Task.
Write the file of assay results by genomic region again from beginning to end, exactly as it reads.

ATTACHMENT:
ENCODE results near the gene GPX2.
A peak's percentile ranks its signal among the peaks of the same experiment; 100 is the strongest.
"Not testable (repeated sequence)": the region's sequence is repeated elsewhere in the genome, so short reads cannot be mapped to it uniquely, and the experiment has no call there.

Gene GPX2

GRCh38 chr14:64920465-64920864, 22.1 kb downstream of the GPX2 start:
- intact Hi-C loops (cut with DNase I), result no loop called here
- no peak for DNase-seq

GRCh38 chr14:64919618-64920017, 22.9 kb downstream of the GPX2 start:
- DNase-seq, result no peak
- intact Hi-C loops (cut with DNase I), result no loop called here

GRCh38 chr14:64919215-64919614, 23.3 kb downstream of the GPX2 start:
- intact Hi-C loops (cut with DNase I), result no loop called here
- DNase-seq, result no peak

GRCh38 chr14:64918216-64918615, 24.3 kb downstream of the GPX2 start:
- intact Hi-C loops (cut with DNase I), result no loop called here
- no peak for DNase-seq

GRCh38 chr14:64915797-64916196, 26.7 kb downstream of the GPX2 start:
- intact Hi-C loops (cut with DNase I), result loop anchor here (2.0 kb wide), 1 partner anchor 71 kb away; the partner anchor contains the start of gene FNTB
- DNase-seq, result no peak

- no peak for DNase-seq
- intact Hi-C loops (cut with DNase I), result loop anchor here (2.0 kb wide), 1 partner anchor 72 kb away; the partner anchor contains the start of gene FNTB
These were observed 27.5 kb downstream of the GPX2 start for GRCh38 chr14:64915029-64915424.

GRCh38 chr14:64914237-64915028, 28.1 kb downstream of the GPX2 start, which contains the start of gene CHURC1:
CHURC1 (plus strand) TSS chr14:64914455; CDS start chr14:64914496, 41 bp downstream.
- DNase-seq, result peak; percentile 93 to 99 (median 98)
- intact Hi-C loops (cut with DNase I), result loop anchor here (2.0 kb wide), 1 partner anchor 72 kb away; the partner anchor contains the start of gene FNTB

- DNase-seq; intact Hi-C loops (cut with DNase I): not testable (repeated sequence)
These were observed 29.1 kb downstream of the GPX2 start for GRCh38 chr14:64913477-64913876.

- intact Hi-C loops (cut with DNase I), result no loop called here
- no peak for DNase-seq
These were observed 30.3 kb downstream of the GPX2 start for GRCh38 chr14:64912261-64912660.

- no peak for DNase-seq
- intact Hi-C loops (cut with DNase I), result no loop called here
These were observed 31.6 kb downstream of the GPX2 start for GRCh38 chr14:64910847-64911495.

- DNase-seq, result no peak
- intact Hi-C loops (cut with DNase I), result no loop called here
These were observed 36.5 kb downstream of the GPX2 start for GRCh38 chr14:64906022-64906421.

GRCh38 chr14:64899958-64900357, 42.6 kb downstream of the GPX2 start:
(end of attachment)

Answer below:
ENCODE results near the gene GPX2.
A peak's percentile ranks its signal among the peaks of the same experiment; 100 is the strongest.
"Not testable (repeated sequence)": the region's sequence is repeated elsewhere in the genome, so short reads cannot be mapped to it uniquely, and the experiment has no call there.

Gene GPX2

GRCh38 chr14:64920465-64920864, 22.1 kb downstream of the GPX2 start:
- intact Hi-C loops (cut with DNase I), result no loop called here
- no peak for DNase-seq

GRCh38 chr14:64919618-64920017, 22.9 kb downstream of the GPX2 start:
- DNase-seq, result no peak
- intact Hi-C loops (cut with DNase I), result no loop called here

GRCh38 chr14:64919215-64919614, 23.3 kb downstream of the GPX2 start:
- intact Hi-C loops (cut with DNase I), result no loop called here
- DNase-seq, result no peak

GRCh38 chr14:64918216-64918615, 24.3 kb downstream of the GPX2 start:
- intact Hi-C loops (cut with DNase I), result no loop called here
- no peak for DNase-seq

GRCh38 chr14:64915797-64916196, 26.7 kb downstream of the GPX2 start:
- intact Hi-C loops (cut with DNase I), result loop anchor here (2.0 kb wide), 1 partner anchor 71 kb away; the partner anchor contains the start of gene FNTB
- DNase-seq, result no peak

- no peak for DNase-seq
- intact Hi-C loops (cut with DNase I), result loop anchor here (2.0 kb wide), 1 partner anchor 72 kb away; the partner anchor contains the start of gene FNTB
These were observed 27.5 kb downstream of the GPX2 start for GRCh38 chr14:64915029-64915424.

GRCh38 chr14:64914237-64915028, 28.1 kb downstream of the GPX2 start, which contains the start of gene CHURC1:
CHURC1 (plus strand) TSS chr14:64914455; CDS start chr14:64914496, 41 bp downstream.
- DNase-seq, result peak; percentile 93 to 99 (median 98)
- intact Hi-C loops (cut with DNase I), result loop anchor here (2.0 kb wide), 1 partner anchor 72 kb away; the partner anchor contains the start of gene FNTB

- DNase-seq; intact Hi-C loops (cut with DNase I): not testable (repeated sequence)
These were observed 29.1 kb downstream of the GPX2 start for GRCh38 chr14:64913477-64913876.

- intact Hi-C loops (cut with DNase I), result no loop called here
- no peak for DNase-seq
These were observed 30.3 kb downstream of the GPX2 start for GRCh38 chr14:64912261-64912660.

- no peak for DNase-seq
- intact Hi-C loops (cut with DNase I), result no loop called here
These were observed 31.6 kb downstream of the GPX2 start for GRCh38 chr14:64910847-64911495.

- DNase-seq, result no peak
- intact Hi-C loops (cut with DNase I), result no loop called here
These were observed 36.5 kb downstream of the GPX2 start for GRCh38 chr14:64906022-64906421.

GRCh38 chr14:64899958-64900357, 42.6 kb downstream of the GPX2 start: